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Review: The Invisible Life Of Addie LaRue

The Invisible Life of Addie LaRue

Title: The Invisible Life of Addie LaRue
Author: V.E. Schwab
Genre: Fantasy, General Science Fiction, Historical Fiction
Page Count: 448
Published by: Tor Books
Date Published: October 6, 2020
You can find a copy here: Bookshop.org


France, 1714. Adeline LaRue dreams of a life full of adventure, experiences and surprises. She desperately longs to escape her small French village where most people are born and die within the same few blocks of the village church. Faced with an imminent unwanted marriage, Addie makes a rash deal with a dark God to free her; allowing her to live forever on her own terms. The unforeseen consequences, however, are that she will be forgotten by all she meets.

Until 300 years later when a boy in an unassuming book store in Brooklyn remembers her name …


Undoubtedly, this is V.E. Schwab writing at her very best, there is a passion present in her writing that leaps off the page and I can feel the heart pulse of this story deeply resonates with her own musings on life, time, our ability to leave a mark, how quickly time passes, and the complicated reality of being 30 … of suddenly needing to have it all figured out.

Her writing is deeply elegiac with each and every sentence reading like a piece of melancholy poetic verse. For me the first 100-ish pages was an absolute literary feast, a smorgasbord of quotes and passages that just filled me up as a reader. Schwab’s observation on thirty-something life, the expectations of suddenly needing to be an adult with little idea what that truly means, the unrelenting reality of waking each day to feel that time is slipping too quickly and the unceasing panic that you might not leave a mark or find what you are meant to do – is something I can relate to in every imaginable way. It was absolutely stunning.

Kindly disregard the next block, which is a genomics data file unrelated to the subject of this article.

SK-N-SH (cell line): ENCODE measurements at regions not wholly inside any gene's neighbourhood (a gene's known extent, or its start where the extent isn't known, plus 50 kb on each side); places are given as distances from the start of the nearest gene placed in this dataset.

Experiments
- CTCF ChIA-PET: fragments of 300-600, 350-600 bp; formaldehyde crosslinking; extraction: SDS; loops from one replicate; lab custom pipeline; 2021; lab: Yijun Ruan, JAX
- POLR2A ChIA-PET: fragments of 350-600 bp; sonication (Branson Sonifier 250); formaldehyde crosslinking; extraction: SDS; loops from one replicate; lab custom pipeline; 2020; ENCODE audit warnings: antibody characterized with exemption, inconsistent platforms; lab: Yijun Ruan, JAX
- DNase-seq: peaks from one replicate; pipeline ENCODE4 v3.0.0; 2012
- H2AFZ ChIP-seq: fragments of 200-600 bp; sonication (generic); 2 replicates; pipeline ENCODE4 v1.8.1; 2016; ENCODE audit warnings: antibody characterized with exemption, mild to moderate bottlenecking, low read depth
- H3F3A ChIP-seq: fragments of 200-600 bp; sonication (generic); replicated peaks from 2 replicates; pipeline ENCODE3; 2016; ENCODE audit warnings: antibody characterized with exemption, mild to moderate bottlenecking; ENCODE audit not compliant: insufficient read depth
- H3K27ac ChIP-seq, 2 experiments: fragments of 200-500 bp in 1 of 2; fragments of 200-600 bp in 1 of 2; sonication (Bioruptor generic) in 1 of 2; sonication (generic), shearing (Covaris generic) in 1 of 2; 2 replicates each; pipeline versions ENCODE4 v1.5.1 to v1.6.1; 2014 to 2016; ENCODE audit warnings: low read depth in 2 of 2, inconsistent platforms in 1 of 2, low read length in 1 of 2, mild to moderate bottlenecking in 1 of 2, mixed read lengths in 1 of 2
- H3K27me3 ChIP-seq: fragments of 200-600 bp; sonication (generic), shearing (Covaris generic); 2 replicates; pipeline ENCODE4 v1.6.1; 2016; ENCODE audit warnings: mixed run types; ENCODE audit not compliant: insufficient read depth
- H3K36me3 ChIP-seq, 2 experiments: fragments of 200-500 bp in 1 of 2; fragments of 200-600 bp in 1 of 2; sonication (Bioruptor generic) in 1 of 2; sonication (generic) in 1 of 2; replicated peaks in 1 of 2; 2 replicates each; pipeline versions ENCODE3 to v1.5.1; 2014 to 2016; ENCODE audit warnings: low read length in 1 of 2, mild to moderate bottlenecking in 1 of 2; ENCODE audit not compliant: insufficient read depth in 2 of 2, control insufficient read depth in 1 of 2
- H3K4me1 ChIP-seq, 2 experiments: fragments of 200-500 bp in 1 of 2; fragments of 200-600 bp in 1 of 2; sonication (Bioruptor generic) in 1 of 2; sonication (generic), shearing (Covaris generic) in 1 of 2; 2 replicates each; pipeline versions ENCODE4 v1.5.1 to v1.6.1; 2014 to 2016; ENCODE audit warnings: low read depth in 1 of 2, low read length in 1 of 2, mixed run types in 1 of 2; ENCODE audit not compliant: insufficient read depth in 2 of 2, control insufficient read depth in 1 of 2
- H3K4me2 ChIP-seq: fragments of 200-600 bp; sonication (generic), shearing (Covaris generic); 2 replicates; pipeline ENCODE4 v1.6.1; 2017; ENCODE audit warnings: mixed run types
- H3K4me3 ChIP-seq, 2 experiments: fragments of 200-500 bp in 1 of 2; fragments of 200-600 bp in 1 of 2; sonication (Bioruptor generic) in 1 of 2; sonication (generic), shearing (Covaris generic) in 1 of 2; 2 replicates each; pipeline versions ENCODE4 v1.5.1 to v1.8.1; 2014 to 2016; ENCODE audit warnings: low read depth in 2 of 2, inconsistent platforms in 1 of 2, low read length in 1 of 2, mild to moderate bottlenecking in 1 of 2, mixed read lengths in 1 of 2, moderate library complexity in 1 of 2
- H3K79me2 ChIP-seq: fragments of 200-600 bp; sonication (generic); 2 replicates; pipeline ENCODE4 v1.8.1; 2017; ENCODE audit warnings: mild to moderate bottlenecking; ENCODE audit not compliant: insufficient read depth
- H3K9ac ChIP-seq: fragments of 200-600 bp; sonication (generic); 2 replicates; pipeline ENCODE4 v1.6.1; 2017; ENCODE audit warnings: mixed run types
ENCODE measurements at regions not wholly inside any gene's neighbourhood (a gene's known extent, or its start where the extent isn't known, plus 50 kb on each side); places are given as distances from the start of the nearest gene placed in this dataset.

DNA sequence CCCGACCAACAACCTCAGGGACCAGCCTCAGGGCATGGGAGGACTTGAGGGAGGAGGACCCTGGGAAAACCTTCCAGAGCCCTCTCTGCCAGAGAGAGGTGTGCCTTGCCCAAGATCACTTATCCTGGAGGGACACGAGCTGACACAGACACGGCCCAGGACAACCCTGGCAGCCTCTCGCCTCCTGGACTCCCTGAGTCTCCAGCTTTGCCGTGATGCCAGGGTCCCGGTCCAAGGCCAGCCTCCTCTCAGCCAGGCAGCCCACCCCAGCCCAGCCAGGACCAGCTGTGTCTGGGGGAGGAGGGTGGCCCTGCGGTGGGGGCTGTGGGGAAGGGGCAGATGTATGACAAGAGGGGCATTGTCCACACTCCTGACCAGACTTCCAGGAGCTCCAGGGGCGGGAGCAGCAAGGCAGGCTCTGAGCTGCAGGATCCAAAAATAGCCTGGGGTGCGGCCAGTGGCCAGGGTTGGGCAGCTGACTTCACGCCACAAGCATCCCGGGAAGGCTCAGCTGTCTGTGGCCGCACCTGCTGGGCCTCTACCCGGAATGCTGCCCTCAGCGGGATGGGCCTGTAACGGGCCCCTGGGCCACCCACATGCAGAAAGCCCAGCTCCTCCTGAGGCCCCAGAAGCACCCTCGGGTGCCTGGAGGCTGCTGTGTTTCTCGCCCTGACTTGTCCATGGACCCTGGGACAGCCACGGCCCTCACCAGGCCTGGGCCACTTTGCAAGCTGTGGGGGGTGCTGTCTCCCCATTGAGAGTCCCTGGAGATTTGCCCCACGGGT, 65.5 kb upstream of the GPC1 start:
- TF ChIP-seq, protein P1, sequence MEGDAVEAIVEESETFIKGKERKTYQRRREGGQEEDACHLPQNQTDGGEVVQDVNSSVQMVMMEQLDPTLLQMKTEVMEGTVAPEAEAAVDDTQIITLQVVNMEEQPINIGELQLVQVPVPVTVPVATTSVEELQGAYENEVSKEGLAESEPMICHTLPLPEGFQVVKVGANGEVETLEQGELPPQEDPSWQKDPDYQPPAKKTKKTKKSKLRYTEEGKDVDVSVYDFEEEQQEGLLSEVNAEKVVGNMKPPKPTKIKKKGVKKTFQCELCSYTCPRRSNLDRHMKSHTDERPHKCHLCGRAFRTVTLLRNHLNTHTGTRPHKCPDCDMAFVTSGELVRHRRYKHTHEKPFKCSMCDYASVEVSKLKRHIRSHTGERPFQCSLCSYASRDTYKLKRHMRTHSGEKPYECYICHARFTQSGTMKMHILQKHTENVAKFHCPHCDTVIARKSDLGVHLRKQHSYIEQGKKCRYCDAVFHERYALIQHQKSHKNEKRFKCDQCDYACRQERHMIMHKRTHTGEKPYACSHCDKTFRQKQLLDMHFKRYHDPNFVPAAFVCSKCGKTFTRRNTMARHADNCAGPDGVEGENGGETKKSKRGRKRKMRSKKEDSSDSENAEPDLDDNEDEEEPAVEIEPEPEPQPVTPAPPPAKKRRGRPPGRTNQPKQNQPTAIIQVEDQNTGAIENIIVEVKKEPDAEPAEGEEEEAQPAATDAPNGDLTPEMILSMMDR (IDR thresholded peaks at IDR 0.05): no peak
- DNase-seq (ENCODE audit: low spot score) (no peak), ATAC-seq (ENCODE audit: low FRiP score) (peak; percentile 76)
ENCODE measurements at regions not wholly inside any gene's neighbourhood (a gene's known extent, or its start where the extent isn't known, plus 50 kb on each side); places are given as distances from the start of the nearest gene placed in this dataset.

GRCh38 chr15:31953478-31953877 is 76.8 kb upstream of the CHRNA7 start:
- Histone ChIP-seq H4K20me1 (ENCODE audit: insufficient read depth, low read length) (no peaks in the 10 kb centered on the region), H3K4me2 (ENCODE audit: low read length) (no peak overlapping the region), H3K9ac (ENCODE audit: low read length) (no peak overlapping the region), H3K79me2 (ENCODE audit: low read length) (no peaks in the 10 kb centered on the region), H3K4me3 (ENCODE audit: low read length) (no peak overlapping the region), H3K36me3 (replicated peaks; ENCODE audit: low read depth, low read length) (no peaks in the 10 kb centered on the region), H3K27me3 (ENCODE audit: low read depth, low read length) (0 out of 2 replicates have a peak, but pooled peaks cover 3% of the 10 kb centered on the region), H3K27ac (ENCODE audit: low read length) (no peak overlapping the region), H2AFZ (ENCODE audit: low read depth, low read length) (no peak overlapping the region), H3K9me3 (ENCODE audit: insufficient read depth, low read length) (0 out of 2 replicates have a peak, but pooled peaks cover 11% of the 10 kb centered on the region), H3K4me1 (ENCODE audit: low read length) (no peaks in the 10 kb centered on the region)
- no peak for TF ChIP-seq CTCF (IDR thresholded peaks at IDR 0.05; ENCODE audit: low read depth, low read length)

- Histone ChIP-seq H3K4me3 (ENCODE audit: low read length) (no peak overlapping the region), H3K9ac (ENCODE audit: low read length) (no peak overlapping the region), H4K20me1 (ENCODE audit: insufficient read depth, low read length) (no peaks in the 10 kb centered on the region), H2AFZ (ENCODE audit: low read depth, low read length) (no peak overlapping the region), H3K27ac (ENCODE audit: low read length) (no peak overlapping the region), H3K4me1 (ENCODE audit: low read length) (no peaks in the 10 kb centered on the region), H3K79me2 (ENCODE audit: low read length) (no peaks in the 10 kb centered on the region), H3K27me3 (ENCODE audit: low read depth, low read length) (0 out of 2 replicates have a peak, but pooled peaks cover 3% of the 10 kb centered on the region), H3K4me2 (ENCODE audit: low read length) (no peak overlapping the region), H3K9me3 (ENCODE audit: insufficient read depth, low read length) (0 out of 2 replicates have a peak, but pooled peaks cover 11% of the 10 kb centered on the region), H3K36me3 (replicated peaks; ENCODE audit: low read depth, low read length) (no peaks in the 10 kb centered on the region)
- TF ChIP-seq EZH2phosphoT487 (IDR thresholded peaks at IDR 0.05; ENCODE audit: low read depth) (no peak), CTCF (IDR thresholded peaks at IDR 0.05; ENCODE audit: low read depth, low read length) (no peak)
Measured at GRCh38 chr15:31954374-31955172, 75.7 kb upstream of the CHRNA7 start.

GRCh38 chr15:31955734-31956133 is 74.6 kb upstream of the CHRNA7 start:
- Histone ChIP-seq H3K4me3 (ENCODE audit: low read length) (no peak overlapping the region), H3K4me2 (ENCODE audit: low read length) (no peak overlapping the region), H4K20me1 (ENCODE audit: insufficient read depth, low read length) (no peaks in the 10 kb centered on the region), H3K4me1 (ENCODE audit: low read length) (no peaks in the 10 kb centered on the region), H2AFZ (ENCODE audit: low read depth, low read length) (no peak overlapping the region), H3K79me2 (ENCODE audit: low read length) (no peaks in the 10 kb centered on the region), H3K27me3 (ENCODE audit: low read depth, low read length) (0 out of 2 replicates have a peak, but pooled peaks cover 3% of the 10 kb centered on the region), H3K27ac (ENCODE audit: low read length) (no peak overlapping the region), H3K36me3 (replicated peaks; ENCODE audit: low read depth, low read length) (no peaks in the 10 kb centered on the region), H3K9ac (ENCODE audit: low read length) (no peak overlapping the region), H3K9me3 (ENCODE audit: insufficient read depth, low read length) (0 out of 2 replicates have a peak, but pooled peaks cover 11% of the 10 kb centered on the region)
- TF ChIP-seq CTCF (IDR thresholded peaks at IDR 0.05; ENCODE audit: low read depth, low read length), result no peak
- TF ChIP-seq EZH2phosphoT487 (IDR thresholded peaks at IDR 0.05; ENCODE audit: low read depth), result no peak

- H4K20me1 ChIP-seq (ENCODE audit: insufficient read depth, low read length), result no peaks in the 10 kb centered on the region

However  – and I know this will be an outlier opinion as I can already see this book has strongly resonated with many people – throughout the middle section of the book, the poetic writing overtakes the plot. As gorgeous as it was, the plot itself took a back seat with not a lot happening to propel the pacing forward. Further, the comments on aging, life, life experiences, and not having enough time became repetitive and reductive … the more I read the same sentence of “not enough time”, “over in a blink”, “time slipping beneath my feet”, it began to take away the very essence that made this such a special read in the beginning.

I never fully warmed up to the love interest of this story, finding it too convenient that the first person to remember her in 300 years just happens to be the love of her life, each falling for the other within a couple days. The mystery surrounding Henry is fairly easy to solve, not that that takes away from the whole, but it further weighed down the plot as that anticipatory reveal really, well, wasn’t climactic.

I was absolutely swept away over the course of the first 100ish pages of this story, luxuriating in the beautiful prose of a writer at the top of her game. Schwab is writing from her heart and you can feel that emotional connection as a reader – a very special experience. For me the poetic prose overtook the plot throughout the majority of the middle section, with plot taking a back seat and not much happening to propel the narrative forward. The persistent sentiments of not enough time and having to have it figured out became incredibly monotonous, taking away somewhat from the overall message. Not being a major fan of the love interest, I found myself with little of significance to root for. I didn’t hate this by any means, the writing is oftentimes take-your-breath-away remarkable, but I sadly didn’t love it as much as I did at the start. Quite a young reading fantasy, this will definitely appeal to YA /Adult fantasy crossovers.

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